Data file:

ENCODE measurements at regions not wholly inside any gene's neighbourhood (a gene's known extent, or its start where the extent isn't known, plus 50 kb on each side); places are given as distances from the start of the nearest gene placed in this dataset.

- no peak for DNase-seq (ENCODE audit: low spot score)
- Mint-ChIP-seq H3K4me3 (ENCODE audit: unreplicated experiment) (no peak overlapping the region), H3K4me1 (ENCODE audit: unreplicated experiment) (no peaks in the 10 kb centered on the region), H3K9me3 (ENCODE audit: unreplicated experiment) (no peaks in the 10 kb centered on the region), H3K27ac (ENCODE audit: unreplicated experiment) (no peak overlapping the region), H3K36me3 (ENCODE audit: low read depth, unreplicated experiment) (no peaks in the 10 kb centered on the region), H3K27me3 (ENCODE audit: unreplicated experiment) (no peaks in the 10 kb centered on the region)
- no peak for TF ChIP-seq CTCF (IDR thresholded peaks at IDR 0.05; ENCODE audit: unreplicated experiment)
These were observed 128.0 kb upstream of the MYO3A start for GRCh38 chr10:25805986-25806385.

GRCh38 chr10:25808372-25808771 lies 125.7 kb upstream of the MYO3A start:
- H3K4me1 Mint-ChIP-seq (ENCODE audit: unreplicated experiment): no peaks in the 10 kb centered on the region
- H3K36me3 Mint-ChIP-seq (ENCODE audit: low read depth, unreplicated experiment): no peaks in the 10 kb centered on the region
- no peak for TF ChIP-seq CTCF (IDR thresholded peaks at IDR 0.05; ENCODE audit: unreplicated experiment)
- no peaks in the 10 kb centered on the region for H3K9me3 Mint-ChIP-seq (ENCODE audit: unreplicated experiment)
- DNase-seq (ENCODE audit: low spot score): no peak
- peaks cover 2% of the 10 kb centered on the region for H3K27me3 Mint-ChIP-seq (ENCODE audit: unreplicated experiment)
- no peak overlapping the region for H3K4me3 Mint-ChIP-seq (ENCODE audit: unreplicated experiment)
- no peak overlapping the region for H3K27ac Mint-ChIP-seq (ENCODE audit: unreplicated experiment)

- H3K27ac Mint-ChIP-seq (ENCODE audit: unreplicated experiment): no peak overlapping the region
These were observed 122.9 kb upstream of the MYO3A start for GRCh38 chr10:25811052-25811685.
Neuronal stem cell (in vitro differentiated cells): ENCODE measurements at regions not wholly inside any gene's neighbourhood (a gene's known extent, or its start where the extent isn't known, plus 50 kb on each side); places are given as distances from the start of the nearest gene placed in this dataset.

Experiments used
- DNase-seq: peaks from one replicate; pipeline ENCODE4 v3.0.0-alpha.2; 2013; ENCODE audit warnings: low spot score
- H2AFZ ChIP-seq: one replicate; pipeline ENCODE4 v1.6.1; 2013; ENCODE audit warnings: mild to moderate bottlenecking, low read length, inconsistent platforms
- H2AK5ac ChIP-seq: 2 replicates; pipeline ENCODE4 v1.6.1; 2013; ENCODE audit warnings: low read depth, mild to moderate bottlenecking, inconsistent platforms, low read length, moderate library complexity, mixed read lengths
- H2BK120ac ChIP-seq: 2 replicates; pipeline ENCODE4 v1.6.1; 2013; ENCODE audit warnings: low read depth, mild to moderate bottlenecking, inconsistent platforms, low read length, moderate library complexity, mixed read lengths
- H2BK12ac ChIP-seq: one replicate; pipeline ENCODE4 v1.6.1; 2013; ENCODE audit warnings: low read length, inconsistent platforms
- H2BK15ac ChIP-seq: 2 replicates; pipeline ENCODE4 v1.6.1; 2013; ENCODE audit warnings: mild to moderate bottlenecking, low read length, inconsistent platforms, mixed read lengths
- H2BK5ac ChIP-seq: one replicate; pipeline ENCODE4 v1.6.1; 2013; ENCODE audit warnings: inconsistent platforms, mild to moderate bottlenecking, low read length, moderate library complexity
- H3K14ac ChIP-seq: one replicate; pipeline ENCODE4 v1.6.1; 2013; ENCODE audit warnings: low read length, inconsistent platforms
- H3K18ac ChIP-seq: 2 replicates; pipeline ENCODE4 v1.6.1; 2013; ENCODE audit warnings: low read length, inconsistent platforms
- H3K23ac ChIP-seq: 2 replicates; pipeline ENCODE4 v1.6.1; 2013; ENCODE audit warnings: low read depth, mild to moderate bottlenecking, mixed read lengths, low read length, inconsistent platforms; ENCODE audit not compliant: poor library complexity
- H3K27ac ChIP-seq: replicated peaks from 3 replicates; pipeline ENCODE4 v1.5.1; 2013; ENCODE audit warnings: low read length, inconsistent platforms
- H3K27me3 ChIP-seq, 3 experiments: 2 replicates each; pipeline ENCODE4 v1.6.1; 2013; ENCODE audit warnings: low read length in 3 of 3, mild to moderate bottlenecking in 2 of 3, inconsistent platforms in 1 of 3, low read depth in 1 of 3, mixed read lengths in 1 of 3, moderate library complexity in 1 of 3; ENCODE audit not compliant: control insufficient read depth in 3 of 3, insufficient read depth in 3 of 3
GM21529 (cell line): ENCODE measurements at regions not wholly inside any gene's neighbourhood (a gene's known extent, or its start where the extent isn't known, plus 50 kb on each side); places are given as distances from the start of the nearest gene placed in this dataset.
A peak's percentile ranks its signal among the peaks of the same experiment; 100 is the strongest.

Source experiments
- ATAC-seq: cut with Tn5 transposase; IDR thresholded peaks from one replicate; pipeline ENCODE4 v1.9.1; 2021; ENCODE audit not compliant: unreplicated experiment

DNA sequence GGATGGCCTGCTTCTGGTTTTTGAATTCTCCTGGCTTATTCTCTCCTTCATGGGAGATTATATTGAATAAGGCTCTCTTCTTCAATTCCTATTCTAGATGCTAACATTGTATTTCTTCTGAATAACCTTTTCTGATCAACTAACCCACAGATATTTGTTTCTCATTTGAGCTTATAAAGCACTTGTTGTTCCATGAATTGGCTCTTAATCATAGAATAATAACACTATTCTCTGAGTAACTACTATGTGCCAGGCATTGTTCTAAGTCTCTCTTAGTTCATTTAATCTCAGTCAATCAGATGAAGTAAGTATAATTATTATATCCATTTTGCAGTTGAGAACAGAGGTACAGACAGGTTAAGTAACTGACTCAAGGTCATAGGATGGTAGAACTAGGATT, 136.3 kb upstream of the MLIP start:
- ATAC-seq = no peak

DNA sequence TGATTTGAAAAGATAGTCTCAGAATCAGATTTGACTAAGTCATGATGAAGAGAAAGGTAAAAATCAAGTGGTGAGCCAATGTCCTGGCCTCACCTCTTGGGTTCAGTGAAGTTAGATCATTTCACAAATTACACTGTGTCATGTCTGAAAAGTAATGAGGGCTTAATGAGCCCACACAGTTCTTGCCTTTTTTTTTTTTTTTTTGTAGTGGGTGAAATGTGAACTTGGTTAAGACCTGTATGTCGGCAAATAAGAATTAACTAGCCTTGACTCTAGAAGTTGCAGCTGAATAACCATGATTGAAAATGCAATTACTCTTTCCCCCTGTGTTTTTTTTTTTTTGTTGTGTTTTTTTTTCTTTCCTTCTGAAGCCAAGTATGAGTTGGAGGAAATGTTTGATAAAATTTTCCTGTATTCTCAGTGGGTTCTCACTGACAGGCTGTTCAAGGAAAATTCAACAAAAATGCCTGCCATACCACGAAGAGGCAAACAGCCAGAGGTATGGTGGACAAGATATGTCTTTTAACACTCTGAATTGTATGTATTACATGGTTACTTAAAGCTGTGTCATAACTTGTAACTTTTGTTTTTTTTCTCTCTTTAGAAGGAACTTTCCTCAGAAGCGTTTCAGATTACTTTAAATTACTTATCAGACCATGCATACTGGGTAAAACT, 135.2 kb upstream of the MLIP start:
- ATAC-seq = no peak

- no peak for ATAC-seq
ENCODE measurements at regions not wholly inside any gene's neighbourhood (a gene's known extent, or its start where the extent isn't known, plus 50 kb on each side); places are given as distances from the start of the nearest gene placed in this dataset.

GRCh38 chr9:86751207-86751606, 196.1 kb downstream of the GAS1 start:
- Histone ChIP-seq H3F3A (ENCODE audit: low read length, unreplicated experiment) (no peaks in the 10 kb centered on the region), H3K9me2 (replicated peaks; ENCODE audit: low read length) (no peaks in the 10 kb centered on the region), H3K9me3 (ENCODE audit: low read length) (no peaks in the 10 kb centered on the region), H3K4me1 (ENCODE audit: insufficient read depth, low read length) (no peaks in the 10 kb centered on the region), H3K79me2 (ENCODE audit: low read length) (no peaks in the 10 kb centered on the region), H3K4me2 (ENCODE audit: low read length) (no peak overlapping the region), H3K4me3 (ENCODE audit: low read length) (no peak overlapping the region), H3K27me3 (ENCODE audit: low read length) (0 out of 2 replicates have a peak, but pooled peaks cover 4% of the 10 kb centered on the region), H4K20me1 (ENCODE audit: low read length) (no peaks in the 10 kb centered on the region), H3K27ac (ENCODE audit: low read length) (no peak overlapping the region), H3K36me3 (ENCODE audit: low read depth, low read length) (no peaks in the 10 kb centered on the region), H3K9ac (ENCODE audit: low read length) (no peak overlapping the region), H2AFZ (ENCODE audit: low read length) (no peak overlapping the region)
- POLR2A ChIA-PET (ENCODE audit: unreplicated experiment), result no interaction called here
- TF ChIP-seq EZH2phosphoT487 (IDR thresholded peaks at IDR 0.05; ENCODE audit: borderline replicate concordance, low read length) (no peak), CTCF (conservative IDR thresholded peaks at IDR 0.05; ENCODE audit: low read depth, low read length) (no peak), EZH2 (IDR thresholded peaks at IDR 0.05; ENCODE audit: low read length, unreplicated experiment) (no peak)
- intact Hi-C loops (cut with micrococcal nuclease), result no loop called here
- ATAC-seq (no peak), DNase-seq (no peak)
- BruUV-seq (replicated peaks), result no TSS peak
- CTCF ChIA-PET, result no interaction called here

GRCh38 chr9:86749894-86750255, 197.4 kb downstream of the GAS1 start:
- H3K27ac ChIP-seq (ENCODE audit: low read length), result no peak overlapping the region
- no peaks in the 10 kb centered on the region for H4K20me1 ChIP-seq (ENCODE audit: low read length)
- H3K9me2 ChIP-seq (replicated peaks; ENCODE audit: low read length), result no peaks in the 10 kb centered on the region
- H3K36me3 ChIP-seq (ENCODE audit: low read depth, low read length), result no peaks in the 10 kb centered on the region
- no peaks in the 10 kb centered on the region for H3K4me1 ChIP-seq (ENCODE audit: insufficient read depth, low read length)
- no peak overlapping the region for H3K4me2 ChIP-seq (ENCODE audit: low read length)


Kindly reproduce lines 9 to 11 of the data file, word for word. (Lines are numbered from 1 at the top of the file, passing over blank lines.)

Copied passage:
- no peak for TF ChIP-seq CTCF (IDR thresholded peaks at IDR 0.05; ENCODE audit: unreplicated experiment)
- no peaks in the 10 kb centered on the region for H3K9me3 Mint-ChIP-seq (ENCODE audit: unreplicated experiment)
- DNase-seq (ENCODE audit: low spot score): no peak